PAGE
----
With spring finally upon us, you may be noticing some changes within your pond. Your fish are slowly coming back to life and you may even see some new plant life popping though. When you understand what is happening to your pond during this time, maintaining a healthy ecosystem is even easier!
You might be planning your pond cleaning soon or scheduling to have your pond cleaned for you. Don’t be concerned if you experience new algae growth after your pond is cleaned. It’s normal this time of year as your pond is balancing itself.
You can, however, perform some simple, important steps that can make the difference between a balanced pond with minimal maintenance and a pond that requires unnecessary maintenance. Although bacteria and plants don’t start growing properly until water temperature reaches 50°F, there are still some simple steps you can take to maintain a trouble-free pond.
We recommend using EcoBlast™ Contact Granular Algaecide and Algaecide early in the season. EcoBlast removes algae from waterfalls, fountains, and rocks on contact. Algaecide controls both string algae and single-celled floating algae. Both of these products can be used in any water temperature and throughout the season, but they are especially effective helping maintain optimum water conditions until water is warmer and beneficial bacteria and aquatic plants have the opportunity to effectively absorb excess nutrients.
Algae don’t mind cool water, but for the rest of your pond’s ecosystem, 50° F is kind of the magic number. The plants and bacteria don’t jump into action, in the battle of the green monster, until the water temperature reaches, and consistently stays, around 50° F. At this time they start growing and are then able to use up the excess nutrients that the algae would otherwise be feasting on. This is the reason for new spring algae blooms.
While growing, aquatic plants absorb a lot of the nutrients in the water, and this helps combat algae growth. Until they are actively growing, they have no use for the natural fertilizer lurking in the pond. But as they begin growing, they will start to out-compete the algae for nutrients, the algae will be starved, and the pond water becomes clearer. Another benefit that plants provide, particularly water lilies, is that they shade the surface of the water helping to keep the water cool, all while cutting down on the growth of string algae as well as green water.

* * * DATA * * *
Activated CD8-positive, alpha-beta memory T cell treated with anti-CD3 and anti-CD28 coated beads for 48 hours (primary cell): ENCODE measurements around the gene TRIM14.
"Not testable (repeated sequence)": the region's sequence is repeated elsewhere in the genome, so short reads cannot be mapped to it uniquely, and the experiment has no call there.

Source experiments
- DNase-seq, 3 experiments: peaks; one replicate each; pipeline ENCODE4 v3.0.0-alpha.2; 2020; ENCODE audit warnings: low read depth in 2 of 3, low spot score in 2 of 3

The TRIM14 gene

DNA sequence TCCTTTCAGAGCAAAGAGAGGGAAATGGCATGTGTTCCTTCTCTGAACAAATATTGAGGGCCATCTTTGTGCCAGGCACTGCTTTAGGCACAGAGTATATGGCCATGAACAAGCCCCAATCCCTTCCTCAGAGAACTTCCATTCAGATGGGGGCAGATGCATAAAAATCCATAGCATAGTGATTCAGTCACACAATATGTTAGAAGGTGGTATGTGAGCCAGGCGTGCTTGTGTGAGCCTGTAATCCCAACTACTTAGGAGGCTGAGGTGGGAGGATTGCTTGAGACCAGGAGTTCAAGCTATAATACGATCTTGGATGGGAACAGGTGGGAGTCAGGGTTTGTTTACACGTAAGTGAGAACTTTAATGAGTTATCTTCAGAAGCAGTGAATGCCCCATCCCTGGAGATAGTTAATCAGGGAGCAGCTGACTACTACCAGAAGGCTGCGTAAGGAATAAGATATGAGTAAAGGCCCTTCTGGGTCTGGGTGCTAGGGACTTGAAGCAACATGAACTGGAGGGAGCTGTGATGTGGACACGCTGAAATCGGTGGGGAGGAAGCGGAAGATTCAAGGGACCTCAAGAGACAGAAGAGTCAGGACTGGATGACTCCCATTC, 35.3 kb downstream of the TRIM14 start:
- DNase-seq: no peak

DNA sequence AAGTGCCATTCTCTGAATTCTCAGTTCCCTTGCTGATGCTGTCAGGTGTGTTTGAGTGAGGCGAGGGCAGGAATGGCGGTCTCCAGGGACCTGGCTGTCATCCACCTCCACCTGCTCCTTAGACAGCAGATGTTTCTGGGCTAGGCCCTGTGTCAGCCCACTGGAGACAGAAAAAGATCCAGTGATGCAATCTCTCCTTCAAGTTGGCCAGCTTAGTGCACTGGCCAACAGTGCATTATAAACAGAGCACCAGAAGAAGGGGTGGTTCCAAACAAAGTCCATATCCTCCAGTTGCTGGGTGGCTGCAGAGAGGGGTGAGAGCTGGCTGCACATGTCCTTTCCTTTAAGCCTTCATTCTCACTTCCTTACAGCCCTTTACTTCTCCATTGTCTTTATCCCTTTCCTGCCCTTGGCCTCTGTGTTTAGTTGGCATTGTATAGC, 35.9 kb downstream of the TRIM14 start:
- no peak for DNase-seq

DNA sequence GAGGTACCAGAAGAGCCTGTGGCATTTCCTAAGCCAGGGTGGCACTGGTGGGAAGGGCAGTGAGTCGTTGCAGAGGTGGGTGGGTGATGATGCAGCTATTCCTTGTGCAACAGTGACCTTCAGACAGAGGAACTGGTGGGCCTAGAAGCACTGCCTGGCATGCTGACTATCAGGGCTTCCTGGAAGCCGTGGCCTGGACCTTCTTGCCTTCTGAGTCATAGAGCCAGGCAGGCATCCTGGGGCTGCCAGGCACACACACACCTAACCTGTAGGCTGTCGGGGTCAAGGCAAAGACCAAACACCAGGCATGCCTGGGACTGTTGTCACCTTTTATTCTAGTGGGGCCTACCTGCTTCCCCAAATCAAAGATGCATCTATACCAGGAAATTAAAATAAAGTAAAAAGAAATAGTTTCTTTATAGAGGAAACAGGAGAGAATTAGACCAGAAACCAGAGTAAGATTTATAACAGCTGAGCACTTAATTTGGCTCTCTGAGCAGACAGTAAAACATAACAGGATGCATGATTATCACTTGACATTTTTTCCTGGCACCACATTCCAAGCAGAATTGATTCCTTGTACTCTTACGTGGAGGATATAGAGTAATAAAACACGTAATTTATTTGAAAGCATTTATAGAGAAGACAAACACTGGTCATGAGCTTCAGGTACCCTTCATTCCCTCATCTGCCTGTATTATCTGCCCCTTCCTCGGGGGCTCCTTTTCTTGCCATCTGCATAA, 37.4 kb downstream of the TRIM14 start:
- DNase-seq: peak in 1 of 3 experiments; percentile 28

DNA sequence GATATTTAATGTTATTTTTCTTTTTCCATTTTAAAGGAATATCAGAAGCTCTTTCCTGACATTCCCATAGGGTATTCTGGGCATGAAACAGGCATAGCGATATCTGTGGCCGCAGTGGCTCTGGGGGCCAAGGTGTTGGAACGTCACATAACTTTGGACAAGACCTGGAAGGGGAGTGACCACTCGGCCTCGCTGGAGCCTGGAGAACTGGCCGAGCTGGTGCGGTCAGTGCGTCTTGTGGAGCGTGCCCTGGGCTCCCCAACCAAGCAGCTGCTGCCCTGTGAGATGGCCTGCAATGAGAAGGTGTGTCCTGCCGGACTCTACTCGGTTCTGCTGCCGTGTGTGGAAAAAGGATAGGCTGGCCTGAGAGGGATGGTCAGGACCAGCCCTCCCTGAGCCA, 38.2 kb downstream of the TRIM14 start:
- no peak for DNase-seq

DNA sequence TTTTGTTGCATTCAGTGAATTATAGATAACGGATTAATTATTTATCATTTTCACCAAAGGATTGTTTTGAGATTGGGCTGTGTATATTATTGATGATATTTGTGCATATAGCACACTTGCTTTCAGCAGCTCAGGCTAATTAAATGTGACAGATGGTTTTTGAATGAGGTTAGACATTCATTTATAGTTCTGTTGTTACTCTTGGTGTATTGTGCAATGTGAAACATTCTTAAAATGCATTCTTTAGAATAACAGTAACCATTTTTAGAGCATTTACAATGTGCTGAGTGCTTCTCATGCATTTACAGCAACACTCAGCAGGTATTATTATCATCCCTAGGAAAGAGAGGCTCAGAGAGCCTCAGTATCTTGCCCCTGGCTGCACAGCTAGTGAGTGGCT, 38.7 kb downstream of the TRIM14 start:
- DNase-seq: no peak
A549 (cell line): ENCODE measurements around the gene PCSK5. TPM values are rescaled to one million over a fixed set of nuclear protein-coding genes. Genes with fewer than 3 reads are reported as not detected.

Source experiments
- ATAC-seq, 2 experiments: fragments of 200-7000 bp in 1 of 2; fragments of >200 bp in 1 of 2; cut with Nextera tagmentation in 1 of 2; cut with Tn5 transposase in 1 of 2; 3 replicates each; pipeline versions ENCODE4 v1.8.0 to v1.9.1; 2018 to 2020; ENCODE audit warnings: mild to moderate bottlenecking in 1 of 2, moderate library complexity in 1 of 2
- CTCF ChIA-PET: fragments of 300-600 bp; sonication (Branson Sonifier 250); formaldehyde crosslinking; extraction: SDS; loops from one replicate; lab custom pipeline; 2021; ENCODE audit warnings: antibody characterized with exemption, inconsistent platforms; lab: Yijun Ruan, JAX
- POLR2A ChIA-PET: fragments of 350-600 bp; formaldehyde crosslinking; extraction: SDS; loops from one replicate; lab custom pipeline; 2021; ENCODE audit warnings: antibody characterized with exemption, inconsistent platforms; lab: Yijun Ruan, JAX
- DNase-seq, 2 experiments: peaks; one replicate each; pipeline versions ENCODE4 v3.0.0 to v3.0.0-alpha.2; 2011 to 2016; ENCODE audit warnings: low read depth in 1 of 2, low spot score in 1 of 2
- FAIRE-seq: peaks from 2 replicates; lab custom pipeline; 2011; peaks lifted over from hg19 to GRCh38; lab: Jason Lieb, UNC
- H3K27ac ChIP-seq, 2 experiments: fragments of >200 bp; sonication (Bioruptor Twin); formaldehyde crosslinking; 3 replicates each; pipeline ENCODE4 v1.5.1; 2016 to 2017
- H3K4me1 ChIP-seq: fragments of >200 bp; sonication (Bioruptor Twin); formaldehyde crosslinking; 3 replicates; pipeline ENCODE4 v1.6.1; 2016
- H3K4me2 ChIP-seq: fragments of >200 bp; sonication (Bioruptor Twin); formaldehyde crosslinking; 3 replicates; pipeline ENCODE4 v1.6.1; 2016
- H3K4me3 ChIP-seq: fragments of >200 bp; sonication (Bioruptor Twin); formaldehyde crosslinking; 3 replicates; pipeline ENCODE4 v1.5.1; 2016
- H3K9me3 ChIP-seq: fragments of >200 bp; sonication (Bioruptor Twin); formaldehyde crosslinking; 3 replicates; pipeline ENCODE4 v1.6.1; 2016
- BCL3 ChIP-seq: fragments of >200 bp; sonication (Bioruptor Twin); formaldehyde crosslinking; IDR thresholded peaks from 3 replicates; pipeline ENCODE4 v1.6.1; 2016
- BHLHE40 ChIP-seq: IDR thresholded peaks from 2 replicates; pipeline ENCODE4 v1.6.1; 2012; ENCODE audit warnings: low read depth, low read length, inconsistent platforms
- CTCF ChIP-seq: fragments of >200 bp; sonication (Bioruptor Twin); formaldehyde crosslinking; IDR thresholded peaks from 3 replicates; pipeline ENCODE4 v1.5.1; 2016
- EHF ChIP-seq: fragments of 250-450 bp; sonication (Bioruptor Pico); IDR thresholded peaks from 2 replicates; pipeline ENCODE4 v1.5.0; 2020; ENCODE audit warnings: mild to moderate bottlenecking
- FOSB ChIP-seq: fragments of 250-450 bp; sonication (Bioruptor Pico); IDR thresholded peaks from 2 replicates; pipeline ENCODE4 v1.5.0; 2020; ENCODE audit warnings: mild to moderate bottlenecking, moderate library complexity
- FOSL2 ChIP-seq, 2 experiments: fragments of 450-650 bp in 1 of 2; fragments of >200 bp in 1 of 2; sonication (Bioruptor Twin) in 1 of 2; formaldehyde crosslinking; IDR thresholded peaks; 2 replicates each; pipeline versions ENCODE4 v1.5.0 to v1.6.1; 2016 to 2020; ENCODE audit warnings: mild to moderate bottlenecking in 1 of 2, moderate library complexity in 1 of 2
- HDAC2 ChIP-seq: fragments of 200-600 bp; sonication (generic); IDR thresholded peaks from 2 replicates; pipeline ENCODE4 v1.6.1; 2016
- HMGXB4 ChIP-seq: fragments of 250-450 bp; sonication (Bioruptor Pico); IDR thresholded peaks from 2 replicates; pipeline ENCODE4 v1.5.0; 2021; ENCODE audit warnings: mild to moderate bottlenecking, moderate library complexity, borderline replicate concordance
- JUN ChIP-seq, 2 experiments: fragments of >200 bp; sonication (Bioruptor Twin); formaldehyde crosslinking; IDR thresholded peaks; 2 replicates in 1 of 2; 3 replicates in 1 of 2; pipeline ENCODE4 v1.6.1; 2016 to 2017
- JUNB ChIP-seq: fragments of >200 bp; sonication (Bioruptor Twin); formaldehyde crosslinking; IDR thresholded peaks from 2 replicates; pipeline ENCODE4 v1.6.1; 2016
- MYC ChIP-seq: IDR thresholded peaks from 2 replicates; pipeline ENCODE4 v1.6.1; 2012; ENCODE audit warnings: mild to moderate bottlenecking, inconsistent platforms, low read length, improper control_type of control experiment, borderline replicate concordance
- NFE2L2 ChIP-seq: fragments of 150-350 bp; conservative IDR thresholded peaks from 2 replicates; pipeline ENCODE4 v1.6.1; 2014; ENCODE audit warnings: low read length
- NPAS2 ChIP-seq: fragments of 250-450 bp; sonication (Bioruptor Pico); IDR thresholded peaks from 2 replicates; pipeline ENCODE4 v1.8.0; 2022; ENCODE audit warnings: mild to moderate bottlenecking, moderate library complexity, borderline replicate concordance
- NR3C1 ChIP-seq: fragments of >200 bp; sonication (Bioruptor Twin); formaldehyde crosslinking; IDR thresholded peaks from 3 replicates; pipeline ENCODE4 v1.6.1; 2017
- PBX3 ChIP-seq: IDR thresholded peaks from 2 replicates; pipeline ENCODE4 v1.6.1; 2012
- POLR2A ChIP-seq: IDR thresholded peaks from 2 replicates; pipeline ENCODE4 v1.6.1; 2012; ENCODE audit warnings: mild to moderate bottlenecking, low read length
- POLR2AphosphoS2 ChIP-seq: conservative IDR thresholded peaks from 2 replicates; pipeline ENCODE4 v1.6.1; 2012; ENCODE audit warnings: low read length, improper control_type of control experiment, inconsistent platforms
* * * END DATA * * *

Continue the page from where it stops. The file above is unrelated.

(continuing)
Bacteria also need warmer water to begin growing and colonizing, helping to provide clear water quality as well as reducing maintenance. You can help jump-start the pond in the spring by adding supplemental bacteria and providing it with a place to colonize. Since bacteria like lots of nooks and crannies, having rocks and gravel in the bottom of your pond helps provide surface area for bacteria to grow. A biological filter containing a filtration media with lots of surface area, provides optimum conditions for biological filtration in the smallest space possible. The more surface area available for bacteria to grow, the more efficient your biological filter.
Fish are also sensitive to water temperature, and as pond water warms up, you will see more activity, and be tempted to feed your fish. You’ve missed your fish all winter, but until the water temperature is consistently at 50° F, don’t feed them. Their metabolism is still in slow motion and they are unable to digest the food properly. If you do feed them and food cannot be digested, this can result in food starting to decay in the body of the fish, causing fish to become sick. When you do start feeding your fish, begin with small amounts of a quality fish food formulated for colder water temperature. You can use this food when the water temperatures is between 50 and 60° F, after that, switch to your regular fish food.
Patience with your pond…
Pond ecosystems take patience. If you’ve stocked your pond with a sufficient number of aquatic plants, the temperature’s just right, and you’ve started supplementing with beneficial bacteria, your pond will quickly balance.